THE fight to save the iconic Scully Park No. 1 has intensified after a newly formed protest group announced it would hold a public rally on Wednesday night.
The move comes amid plans by West Tamworth League Club to forge ahead with a $12 million motel and function centre on the city’s top sporting ground, despite mounting opposition.
The Save Our Scully Alliance has called on residents to join a campaign to stop the development, claiming it would rob the community of a valuable green space and sporting field.
“A city that destroys its parks is a city without soul,” Save Our Scully co-convener Stephen Young said.
“We’re not against a motel but we don’t believe it should be built on Scully Park.
“Wests could build an aesthetically pleasing motel on the corner of Phillip and Kent St.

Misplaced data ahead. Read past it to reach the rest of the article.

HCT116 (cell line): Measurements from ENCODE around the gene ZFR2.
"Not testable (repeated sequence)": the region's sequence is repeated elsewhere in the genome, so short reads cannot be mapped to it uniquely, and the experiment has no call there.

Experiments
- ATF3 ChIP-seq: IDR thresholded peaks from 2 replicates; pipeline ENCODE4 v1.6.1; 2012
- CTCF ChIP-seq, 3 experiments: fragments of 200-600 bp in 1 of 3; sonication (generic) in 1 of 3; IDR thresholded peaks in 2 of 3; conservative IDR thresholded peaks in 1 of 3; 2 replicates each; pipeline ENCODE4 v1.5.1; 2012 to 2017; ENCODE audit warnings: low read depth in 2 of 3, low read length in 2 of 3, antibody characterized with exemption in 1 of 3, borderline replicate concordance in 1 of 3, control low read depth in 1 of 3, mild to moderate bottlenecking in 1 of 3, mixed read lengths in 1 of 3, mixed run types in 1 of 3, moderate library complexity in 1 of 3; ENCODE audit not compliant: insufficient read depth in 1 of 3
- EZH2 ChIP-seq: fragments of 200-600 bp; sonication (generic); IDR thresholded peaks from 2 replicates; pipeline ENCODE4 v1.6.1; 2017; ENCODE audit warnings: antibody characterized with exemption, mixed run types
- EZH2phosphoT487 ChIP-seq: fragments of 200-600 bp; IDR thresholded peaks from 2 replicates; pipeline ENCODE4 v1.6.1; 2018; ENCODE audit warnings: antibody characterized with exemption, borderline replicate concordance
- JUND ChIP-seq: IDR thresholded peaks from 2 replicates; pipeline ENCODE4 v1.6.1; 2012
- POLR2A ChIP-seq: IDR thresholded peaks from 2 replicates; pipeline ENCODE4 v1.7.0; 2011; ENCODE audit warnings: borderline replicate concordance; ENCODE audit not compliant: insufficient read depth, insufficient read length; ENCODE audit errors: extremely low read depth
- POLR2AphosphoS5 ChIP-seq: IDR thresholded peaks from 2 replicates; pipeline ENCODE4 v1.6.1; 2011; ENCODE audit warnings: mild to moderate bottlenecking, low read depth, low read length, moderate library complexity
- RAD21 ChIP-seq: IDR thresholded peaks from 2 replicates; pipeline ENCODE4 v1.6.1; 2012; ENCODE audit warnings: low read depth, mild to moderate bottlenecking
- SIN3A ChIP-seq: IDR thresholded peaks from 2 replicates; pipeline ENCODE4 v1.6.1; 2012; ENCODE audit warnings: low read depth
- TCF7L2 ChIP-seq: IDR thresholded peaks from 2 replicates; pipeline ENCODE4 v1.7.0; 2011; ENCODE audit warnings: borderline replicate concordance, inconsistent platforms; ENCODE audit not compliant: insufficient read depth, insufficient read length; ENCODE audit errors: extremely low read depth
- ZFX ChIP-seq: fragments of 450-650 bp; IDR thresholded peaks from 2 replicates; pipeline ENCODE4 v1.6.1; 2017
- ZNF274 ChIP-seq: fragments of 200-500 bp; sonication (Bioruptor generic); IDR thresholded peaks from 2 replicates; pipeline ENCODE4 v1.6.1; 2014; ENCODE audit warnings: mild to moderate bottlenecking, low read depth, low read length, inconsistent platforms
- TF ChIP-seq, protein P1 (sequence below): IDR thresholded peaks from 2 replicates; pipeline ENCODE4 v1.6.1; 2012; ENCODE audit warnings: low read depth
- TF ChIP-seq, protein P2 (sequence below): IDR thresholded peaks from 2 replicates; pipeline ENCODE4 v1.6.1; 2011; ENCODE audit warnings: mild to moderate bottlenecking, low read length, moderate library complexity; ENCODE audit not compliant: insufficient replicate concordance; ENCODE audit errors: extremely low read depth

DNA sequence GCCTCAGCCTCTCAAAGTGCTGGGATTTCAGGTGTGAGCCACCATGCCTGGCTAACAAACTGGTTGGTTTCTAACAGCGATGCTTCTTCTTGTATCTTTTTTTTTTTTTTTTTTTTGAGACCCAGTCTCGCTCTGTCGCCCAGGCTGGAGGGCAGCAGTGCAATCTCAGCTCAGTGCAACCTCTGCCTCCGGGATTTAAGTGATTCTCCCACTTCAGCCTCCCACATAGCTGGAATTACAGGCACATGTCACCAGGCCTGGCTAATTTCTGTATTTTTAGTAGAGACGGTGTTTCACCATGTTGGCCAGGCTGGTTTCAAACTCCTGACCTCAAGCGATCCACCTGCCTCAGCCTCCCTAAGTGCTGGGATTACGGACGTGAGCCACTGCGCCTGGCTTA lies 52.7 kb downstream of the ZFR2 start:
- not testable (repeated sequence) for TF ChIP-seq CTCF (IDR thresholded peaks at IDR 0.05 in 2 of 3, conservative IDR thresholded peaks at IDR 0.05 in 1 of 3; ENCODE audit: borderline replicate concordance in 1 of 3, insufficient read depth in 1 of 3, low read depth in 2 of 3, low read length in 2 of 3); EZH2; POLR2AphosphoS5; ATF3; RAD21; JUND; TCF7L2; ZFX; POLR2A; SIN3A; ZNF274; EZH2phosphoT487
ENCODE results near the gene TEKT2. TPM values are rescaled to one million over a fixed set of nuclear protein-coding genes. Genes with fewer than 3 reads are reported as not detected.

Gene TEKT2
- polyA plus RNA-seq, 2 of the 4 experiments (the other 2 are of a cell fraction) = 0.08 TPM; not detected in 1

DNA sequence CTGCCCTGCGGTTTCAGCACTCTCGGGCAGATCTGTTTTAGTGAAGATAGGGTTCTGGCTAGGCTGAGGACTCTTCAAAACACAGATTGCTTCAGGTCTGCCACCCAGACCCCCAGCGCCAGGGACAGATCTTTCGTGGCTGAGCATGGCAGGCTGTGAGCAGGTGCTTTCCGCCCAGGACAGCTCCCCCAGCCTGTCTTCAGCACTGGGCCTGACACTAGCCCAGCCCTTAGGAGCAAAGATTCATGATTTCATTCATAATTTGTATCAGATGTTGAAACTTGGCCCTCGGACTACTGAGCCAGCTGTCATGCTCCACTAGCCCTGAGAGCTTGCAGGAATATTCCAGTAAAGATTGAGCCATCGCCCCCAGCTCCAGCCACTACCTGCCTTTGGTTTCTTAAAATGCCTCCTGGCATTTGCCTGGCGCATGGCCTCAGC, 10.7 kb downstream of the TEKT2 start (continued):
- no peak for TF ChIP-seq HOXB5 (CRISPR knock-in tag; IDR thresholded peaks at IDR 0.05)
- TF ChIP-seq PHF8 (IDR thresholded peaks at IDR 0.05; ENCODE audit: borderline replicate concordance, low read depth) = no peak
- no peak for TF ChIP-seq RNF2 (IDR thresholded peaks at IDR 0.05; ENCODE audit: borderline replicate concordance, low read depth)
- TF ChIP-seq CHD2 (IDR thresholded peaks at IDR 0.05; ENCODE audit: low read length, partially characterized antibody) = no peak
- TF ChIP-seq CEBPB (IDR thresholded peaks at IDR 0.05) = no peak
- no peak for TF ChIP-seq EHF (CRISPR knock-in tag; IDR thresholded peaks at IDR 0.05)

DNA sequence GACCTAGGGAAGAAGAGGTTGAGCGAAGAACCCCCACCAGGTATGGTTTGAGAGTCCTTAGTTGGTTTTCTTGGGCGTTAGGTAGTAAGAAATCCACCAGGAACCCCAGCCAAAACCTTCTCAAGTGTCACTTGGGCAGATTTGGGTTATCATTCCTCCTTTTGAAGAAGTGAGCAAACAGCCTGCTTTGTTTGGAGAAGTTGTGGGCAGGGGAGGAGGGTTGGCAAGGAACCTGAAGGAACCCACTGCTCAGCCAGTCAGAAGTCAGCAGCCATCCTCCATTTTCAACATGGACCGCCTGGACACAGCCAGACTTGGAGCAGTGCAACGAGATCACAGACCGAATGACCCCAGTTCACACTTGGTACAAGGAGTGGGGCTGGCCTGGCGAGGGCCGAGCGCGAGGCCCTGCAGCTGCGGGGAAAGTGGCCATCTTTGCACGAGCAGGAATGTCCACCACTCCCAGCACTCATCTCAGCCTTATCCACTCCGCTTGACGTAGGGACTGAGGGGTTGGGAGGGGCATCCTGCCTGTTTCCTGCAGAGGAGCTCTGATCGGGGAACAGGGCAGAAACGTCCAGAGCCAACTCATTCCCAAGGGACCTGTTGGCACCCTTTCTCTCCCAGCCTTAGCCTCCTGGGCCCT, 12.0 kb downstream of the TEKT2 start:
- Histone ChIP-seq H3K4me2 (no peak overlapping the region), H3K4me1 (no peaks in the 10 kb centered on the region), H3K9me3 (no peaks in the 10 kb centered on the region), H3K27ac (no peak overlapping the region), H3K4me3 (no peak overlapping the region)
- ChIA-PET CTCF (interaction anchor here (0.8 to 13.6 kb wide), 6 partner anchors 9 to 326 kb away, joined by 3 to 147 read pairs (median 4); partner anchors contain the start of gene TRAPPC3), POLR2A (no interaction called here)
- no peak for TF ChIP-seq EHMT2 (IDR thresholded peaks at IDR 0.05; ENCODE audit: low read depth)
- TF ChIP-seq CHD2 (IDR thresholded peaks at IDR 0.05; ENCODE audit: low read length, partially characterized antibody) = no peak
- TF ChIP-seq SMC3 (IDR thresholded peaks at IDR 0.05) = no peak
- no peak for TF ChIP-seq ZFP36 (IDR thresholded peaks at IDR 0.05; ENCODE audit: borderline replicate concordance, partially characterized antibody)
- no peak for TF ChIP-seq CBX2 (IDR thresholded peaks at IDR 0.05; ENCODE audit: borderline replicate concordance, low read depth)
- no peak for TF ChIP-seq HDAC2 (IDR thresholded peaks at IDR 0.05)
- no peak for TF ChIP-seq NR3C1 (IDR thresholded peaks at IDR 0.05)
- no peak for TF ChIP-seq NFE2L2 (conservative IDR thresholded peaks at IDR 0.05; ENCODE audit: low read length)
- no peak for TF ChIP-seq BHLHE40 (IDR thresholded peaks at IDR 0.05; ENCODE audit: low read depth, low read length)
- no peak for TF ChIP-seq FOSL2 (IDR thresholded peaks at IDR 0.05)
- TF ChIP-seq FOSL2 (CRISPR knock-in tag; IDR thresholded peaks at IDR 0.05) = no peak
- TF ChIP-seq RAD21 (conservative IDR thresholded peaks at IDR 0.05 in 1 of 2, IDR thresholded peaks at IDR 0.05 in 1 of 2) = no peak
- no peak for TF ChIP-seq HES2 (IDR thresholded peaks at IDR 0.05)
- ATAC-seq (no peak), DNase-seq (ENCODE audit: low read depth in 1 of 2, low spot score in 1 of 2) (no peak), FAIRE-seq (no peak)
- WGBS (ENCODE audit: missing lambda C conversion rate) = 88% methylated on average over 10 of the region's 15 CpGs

“Scully Park was built in 1957 through the blood, sweat and tears of countless volunteers and has since then been a ground for the community.”
Mr Young said Wednesday’s public meeting would map out a strategy to oppose the development application, which is currently before Tamworth Regional Council.
The strategy would include a letter writing campaign, a petition, a Facebook page and lobbying of councillors.
Mr Young said despite a promise by Wests management that Scully No. 2 would be redeveloped into a superior venue, Scully No. 1 remained the only park in the city capable of hosting marquee games like NRL, A-League and Super rugby trials.
Wests chief executive Rod Laing maintained the motel would provide a critical new revenue stream for the club and Scully No. 1 was the only logical place to build it.
But others, like former league club vice-president Jim Cox, said the proposed development was a sign of the times.
“It seems like money has overtaken the value and history of sport,” Mr Cox said.
“I don’t want to knock the club or Rod (Laing), he has got the club to where it is and is doing what he believes is best.
“But the club’s main role should be about promoting sport.”
The public meeting will be held this Wednesday from 5.30pm at the community centre in Darling St.